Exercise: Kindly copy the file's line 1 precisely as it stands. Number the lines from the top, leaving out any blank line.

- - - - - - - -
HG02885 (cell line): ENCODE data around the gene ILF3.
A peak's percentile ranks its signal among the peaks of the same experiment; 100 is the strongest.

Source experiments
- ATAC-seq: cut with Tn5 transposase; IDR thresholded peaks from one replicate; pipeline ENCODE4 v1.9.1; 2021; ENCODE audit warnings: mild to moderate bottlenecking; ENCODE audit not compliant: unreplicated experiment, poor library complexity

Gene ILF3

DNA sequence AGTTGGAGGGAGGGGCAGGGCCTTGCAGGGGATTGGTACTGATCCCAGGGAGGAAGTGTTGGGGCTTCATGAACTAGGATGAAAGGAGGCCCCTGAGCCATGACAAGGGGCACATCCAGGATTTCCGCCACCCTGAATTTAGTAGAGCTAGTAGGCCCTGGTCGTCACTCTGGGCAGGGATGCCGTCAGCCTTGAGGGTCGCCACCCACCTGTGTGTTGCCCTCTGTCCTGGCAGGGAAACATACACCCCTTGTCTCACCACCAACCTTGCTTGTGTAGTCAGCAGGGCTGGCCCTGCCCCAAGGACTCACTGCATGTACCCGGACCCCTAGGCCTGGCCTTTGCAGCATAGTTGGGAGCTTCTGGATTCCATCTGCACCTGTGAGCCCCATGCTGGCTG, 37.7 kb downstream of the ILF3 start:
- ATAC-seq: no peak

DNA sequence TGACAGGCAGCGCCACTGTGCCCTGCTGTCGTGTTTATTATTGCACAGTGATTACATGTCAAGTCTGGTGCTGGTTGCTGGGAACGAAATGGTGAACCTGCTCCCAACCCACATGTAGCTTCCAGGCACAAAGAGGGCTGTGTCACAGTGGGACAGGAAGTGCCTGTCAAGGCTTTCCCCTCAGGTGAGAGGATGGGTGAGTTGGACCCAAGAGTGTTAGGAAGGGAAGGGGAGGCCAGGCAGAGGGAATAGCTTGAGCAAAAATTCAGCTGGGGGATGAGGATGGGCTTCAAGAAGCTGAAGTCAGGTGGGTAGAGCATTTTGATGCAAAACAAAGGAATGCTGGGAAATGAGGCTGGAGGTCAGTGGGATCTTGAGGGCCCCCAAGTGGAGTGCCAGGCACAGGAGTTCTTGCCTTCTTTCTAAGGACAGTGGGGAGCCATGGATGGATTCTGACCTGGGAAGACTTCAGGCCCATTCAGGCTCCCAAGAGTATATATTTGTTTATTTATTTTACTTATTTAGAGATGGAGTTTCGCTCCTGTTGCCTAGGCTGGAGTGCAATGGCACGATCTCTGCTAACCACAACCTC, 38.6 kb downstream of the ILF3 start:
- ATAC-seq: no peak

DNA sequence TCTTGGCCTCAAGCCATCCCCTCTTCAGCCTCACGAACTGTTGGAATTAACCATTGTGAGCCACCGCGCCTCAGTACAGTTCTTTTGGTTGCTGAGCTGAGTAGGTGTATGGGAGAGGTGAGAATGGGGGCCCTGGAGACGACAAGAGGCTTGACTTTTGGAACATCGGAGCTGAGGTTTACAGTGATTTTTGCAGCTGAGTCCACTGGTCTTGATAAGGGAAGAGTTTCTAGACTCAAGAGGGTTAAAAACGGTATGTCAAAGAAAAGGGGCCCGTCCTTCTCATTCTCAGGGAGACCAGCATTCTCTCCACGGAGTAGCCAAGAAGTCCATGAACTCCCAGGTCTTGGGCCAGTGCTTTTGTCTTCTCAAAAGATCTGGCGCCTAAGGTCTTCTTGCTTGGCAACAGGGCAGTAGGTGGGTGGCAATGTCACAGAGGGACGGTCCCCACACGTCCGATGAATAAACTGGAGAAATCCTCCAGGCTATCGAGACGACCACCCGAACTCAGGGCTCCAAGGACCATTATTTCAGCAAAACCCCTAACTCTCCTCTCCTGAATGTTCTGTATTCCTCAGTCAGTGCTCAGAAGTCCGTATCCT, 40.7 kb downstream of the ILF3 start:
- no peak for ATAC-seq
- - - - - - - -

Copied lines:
HG02885 (cell line): ENCODE data around the gene ILF3.